Showing posts from February, 2018

Fibromyalgia: My Health Journey

Recently I was diagnosed with Fibromyalgia, a multi system chronic condition that is characterised by chronic widespread pain, extreme fatigue, brain fog, digestive complaints and depression. For a sufferer of Fibromyalgia, stress is a major driving force in exasperating symptoms. It is a lifelong condition (there is no cure) but with a range of therapeutic care, symptoms can be managed and even improved. It sounds like a lot, and it is. It has felt like I’d stumbled into a dimly lit tunnel filled with physical and psychological challenges coupled with medical puzzles that needed a large brains trust to solve. I’ve been in this tunnel a long time, but have now stepped into some sunlight. Rather than being completely devastated by this diagnosis, I felt a huge sense of relief, validation and overwhelming gratitude. For my persistent struggle with extreme fatigue, insomnia, digestive complaints, low moods and pain have for the past 7 years made me question my sanity, and doubt my capabil

Letting things go

  Have you ever been told to, “Let it go?” It has become a bit of a cliche phrase in recent years (thanks to an over-commercialised song), however being told to let things go can be a challenge; especially when you believe it’s something worth fighting for. I sometimes find humour in singing to my daughte r Let it go, when she has worried long enough about a problem that it begins to impede her ability to move on. Her audible groan and exaggerated roll of the eyes communicate her dislike of being casually told to get over it; not something a 14 year old can do easily. While I try to make light of her world crushing problem (slightly thoughtless, as I was once 14, and yes it is world crushing at the time) the truth is as a parent there are equal moments when issues arise with our children that we feel we cannot let go of. The reason for the struggle to let things go can be many factors: pride, the importance of being in control, an unresolved injustice, or a clear understanding that th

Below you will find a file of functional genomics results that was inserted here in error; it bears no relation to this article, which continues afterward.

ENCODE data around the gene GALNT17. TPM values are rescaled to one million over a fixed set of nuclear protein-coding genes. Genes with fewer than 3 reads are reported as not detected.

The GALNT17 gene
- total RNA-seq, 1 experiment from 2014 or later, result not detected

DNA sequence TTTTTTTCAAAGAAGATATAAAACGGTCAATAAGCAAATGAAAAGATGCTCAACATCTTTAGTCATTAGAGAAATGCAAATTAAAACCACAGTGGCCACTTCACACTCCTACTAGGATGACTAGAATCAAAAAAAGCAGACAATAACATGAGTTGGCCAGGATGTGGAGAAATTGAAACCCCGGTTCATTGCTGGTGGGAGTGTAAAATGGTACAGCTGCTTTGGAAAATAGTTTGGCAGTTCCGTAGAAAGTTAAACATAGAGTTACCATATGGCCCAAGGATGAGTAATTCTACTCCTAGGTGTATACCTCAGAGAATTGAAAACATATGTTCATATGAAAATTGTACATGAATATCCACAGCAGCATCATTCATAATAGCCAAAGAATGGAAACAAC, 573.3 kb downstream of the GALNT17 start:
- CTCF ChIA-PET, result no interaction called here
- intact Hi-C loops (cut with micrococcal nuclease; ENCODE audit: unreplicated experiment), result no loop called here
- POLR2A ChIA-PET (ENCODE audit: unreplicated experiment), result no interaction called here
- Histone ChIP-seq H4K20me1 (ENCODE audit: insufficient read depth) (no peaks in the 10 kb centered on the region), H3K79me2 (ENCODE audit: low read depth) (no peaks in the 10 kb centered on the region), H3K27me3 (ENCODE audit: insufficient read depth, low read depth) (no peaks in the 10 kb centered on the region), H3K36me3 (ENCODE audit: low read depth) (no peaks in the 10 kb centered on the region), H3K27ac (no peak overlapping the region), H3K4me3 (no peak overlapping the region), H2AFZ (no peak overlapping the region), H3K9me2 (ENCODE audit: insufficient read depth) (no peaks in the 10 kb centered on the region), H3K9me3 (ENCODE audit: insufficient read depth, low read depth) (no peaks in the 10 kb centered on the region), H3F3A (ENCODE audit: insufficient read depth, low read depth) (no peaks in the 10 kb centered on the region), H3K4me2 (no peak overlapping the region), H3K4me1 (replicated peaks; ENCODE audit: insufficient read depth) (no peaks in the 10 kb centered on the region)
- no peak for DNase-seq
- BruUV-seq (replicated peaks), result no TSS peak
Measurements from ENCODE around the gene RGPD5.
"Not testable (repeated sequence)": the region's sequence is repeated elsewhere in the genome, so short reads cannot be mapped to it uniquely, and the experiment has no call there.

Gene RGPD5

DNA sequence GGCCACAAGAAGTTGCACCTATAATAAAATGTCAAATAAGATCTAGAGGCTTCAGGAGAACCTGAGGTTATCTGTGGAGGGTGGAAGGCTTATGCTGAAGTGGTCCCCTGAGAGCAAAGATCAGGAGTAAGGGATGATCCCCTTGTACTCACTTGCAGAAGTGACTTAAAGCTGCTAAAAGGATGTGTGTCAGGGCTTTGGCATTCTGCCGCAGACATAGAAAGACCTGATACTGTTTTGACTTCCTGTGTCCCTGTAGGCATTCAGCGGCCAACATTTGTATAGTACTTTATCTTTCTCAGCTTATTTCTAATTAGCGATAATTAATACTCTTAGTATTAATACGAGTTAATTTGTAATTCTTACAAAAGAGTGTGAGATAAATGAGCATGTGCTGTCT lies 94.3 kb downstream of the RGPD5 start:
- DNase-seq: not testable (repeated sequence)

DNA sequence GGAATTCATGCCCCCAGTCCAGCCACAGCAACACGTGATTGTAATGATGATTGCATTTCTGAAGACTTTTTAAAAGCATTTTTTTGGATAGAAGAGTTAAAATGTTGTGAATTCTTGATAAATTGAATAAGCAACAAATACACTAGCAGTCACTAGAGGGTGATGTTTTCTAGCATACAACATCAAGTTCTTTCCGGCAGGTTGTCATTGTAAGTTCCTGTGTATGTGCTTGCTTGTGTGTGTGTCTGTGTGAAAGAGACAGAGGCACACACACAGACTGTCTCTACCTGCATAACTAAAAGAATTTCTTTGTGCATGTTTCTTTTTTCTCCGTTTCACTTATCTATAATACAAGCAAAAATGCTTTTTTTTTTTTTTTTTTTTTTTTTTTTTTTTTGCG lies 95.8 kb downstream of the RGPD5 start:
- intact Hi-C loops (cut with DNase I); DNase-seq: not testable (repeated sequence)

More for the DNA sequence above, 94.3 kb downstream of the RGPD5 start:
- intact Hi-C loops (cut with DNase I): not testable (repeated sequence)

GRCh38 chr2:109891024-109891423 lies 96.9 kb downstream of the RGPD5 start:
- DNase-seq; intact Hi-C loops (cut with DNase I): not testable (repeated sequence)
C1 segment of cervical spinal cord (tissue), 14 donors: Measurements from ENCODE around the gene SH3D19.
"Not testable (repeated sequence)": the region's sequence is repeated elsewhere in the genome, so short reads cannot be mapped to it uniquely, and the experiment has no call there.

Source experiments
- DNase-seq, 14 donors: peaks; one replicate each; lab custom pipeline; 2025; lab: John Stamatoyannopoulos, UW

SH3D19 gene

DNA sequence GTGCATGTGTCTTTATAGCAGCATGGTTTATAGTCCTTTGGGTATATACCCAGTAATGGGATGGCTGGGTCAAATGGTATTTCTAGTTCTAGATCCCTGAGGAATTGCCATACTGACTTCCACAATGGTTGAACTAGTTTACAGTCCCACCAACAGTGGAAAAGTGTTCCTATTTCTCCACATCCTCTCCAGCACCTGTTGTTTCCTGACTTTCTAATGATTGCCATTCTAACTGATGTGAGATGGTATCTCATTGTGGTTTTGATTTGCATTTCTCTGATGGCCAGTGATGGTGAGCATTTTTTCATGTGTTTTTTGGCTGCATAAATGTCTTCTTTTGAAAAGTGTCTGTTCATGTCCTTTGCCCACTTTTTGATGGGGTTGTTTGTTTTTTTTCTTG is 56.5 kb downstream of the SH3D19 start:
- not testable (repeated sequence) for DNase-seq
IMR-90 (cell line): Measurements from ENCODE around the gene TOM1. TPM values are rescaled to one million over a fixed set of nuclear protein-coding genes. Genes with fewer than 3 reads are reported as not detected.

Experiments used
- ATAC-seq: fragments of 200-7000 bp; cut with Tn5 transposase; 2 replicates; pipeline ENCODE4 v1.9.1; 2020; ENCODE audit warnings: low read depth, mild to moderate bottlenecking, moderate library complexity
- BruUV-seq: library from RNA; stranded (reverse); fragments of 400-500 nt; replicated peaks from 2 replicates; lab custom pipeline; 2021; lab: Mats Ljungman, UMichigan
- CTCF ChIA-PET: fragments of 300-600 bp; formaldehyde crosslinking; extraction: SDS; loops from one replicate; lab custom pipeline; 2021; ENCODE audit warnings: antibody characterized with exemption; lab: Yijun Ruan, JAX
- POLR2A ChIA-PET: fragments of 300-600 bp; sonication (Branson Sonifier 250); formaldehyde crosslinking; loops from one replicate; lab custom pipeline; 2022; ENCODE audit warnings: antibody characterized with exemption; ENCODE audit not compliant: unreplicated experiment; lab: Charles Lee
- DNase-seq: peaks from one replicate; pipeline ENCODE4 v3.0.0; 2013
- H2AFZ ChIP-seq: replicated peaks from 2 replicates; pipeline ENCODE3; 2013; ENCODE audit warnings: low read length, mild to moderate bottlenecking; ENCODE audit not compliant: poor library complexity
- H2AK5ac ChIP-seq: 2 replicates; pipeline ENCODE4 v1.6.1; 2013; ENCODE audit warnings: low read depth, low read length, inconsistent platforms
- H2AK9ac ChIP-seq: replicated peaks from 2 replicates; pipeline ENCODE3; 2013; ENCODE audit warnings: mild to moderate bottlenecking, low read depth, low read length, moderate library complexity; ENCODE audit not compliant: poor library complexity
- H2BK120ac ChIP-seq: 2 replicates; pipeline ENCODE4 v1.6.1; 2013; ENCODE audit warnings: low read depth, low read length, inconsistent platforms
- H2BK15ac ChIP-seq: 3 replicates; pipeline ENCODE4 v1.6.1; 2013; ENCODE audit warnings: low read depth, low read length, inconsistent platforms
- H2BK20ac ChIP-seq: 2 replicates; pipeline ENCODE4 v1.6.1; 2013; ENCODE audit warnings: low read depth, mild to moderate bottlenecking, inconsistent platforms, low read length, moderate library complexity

New Beginnings

  New Beginnings: two words that hold such promise and hope. Just saying it out loud I can’t help but breathe out slowly and then smile; I love a new beginning. I was reminded this week how starting a fresh can be so mentally positive. On Monday afternoon my mother rang to wish me and the children a blessing for the start of a new school year. She said, “Tomorrow is a new day, with no mistakes in it” (a favourite quote from Anne of Green Gables). I have closed the book of 2017; putting it on the shelf of life. While I’ve done this happily (some pages I wish weren’t written), I know it contains valuable lessons I will one day be glad to read again. However, for now I begin a new book, the story of 2018. Unlike the New Years resolutions that get made on January 1 and are invariably broken by January 31, my only resolve is to look ahead with hope and courage.   Allowing yourself a new beginning, is an important part of being resilient. It’s a positive mindset that says you’re entitled t